Wawel Castle - a must seen place when visiting Krakow. The castle is located on a Jurassic limestone hill, right on the bank of the Vistula river overlooking old historic centre of Krakow. For the past centuries served as the home of Polish monarchs, place of royal coronation ceremonies, and a commentary. This is the most priceless complex of monuments in Poland from the Middle Ages until the 20th century. Comprises of the Renaissance Royal Castle, the Gothic Cathedral, Royal Tombs and fragments of medieval defense walls and living quarters. Additionally you can visit the Bell Tower - with a good weather Tatras Mountains are visible. Everything within medieval walls surrounding Wawel Hill. Beautiful place to have a nice and relaxing afternoon.
St. Mary’s Basilica
St. Mary’s Basilica is a monumental Gothic church built in the 14th century, located in the Main Market Square of Krakow. It is particularly famous for its beautiful wooden altarpiece carved by master Veit Stoss (pol. Wit Stwosz). Not to be missed. Real experience and a treat for people who love golden baroque churches with rich ornaments. On every hour, a trumpet signal - called the hejnał - is played from the top of the taller of St. Mary’s two towers. The tune breaks in the middle as a commemoration of the famous 13th century trumpeter, who was shot in the throat while sounding the alarm before the Mongol attack on the city. Despite of the legend the trumpet’s tune is one of the most recognizable symbols of Krakow and states every hour as well as people gathered to hear it. Small fee is collected for visiting the church. Remember that it is forbidden to visit during masses. Also as in many other polish places of prayer it’s recommended to not wear sport clothes, shorts or naked shoulders.
Wieliczka - Salt Mine
Not far away (few kilometers) from Krakow, going to the east, there’s a town famous for its impressive salt mine - Wieliczka. Its touristic route leads through 20 chambers connected by 2-kilometer long galleries. Individual tourists are not obliged to book the tickets; also, there’s a possibility to buy the permission to photograph, which entitles to take pictures on the visited touristic route. The whole journey through the Wieliczka Salt – Mine lasts for about two hours and it really is an incredible attraction. It is easy to reach as the road is very well signed. There’s a lot of paid parking-spaces situated near the mine, which assures of popularity of this place.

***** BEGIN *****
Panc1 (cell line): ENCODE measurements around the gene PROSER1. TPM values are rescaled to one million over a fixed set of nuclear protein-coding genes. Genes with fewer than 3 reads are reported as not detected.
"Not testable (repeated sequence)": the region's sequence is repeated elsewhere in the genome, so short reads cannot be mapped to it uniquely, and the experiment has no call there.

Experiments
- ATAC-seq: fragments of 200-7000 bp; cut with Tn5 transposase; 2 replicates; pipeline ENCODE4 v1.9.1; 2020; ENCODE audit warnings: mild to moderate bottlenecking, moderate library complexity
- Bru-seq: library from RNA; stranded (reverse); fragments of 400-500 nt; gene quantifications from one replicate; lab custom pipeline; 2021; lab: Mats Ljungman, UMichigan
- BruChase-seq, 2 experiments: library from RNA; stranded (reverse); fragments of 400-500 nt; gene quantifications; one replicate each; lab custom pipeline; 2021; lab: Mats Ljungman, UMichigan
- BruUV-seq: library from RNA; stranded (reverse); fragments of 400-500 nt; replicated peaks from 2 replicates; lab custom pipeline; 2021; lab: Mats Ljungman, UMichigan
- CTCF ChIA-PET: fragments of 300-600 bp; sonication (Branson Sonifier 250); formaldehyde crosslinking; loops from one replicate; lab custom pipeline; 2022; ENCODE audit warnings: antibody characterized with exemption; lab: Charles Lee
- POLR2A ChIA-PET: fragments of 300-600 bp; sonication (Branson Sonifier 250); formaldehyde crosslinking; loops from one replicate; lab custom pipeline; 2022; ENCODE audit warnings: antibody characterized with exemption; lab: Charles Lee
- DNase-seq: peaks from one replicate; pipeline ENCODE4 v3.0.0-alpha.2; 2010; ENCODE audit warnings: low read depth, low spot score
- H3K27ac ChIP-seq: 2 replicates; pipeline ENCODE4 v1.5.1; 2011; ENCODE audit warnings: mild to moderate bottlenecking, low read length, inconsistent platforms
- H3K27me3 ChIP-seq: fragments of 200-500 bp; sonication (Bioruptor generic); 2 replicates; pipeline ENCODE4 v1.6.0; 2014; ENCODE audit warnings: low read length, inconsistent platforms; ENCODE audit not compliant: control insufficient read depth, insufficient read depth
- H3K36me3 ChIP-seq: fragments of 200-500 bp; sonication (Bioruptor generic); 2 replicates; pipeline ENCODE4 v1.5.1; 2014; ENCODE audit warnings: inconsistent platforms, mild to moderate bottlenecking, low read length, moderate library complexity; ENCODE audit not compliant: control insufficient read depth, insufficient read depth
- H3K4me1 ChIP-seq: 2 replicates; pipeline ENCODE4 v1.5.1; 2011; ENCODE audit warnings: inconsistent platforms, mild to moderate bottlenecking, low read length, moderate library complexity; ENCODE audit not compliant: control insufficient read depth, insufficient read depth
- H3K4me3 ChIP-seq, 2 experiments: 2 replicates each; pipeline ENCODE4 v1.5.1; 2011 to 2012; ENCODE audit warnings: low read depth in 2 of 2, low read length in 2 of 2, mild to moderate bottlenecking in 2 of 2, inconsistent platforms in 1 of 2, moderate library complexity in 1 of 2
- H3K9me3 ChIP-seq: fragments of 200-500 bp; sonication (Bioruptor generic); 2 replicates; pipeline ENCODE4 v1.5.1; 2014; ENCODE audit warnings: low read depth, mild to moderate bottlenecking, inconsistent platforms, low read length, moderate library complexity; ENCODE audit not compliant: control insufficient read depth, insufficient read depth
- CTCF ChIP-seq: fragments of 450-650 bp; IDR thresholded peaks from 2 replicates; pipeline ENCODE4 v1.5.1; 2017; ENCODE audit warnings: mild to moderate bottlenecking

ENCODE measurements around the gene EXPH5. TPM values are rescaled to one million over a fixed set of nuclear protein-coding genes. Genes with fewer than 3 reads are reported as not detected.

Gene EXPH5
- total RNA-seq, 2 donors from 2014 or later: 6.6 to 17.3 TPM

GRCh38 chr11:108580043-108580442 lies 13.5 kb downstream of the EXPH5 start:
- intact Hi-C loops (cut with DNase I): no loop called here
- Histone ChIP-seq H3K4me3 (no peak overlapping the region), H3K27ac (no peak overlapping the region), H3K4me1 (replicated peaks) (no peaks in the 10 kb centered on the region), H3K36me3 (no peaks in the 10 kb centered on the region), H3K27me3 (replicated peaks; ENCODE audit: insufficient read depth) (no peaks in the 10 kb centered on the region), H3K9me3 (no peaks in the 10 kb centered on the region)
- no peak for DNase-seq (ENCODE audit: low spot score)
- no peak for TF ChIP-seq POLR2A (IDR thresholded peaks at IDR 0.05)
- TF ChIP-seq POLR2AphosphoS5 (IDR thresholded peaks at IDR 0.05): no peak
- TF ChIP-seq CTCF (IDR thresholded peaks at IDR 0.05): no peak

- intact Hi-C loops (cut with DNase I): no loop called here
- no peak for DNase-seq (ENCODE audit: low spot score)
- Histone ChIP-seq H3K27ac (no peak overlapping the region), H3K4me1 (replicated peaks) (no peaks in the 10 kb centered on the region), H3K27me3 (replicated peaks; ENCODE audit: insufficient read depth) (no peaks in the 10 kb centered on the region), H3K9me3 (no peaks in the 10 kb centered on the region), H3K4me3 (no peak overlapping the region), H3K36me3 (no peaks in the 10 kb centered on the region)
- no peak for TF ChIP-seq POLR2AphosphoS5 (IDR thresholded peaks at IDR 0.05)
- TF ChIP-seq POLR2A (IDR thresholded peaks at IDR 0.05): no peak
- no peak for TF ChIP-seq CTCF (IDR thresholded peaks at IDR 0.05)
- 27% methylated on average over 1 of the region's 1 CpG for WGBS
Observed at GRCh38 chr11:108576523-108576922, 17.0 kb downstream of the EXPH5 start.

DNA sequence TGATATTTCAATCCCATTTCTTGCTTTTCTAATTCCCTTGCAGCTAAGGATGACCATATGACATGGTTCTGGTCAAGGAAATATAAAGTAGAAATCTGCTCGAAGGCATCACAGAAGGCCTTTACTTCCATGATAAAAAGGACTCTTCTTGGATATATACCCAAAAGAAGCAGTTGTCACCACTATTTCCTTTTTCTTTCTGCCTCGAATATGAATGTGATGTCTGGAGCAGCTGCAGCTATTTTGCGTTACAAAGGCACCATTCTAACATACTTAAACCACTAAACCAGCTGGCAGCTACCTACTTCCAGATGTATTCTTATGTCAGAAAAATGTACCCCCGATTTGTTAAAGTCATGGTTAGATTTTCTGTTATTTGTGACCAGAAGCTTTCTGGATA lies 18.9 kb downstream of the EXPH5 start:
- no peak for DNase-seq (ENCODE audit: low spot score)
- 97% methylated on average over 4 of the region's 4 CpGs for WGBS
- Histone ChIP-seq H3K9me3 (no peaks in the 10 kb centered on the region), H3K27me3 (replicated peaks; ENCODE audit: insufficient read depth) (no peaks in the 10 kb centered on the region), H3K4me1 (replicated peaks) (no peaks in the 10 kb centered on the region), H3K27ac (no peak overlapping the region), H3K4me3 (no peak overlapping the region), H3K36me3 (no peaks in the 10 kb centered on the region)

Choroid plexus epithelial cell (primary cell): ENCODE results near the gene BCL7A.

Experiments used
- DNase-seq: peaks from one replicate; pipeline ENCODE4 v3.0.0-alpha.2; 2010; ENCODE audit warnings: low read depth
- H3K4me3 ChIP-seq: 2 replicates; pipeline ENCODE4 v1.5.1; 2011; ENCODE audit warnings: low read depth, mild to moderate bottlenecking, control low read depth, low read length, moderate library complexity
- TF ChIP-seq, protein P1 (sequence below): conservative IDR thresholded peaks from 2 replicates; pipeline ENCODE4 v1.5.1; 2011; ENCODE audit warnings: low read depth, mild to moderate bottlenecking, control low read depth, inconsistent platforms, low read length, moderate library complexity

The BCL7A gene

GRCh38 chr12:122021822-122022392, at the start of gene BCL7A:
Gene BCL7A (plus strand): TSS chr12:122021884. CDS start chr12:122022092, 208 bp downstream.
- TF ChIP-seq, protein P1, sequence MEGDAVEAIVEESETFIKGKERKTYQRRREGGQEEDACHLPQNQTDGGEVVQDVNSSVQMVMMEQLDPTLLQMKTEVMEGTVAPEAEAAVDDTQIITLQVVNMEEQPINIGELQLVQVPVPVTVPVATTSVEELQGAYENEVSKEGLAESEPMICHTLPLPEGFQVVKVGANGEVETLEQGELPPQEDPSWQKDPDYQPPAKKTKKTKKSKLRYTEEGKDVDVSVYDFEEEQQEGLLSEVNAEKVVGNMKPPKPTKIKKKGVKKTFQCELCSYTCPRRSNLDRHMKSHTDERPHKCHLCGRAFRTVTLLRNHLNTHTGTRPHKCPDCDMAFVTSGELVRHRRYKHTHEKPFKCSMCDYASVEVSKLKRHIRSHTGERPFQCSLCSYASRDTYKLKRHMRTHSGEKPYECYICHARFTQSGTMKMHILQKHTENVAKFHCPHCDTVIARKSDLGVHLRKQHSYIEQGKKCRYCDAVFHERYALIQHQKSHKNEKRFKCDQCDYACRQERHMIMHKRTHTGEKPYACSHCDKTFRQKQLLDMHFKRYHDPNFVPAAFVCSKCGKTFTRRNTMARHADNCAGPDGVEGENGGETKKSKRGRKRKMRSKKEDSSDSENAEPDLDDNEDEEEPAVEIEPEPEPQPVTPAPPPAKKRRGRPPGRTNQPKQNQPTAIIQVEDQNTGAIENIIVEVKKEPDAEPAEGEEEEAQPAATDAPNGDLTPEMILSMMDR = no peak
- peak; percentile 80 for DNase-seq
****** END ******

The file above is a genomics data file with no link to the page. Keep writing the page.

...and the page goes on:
Ojcow National Park
Ojcow National Park with its mere 21.5 sq. km, is the smallest of Poland’s twenty national parks, but it ranks among the most attractive recreational areas in Europe. Also it is just a 15 minutes’ drive–or 24 km–northwest of Krakow. What is more, few national parks in the world can boast so many picturesque and worthy architectural monuments as the Ojcow’s one has within its limits. This and the most scenic landscape with the plenitude of many-shaped limestone rocks, some tall for 50 m or more, such as the park’s trademark 25-m-tall ‘Hercules’ Bludgeon’, rather than wildlife bring in here roughly 400,000 visitors a year, the bulk coming between mid April and mid November. Also some 220 caves, often easily accessible, prove to be a magnet for many. The core of the Ojcow National Park consists in the Pradnik river valley with a road running along it as a backbone–most opportunely for motorists. The thing is there are too many of them, notably on weekends, so the two most convenient parking lots, at the village of Ojcow and by the Pieskowa Skala Castle, tend to be packed. Recommendable for families.
Museum of Auschwitz
Site of the Nazi notorious Auschwitz death camp is an hour’s drive from Krakow. Between June 1941 and January 1945 about one million men, women and children perished in the three Auschwitz concentration camps - Auschwitz, Birkenau and Monowitz – and their more than forty sub-camps. At its peak the whole complex was a deadly prison to some 150,000 inmates that were being either murdered outright or starved and worked to death. Today’s Auschwitz has been transformed into a museum and a mind-changing experience. Remaining of gas chambers and barracks where inmates were kept contain many interesting artifacts and tells plenty of stories. Every year some 500,000 visitors come to Oswiecim, an industrial town of 45,000, to see the Auschwitz. Half of them are Poles, and the rest mostly from the USA, Germany, the UK, France, Italy, and Israel. Over 25 million people have already visited the place. Visiting takes couple of hours and is not suitable for children under the age of 14 years old.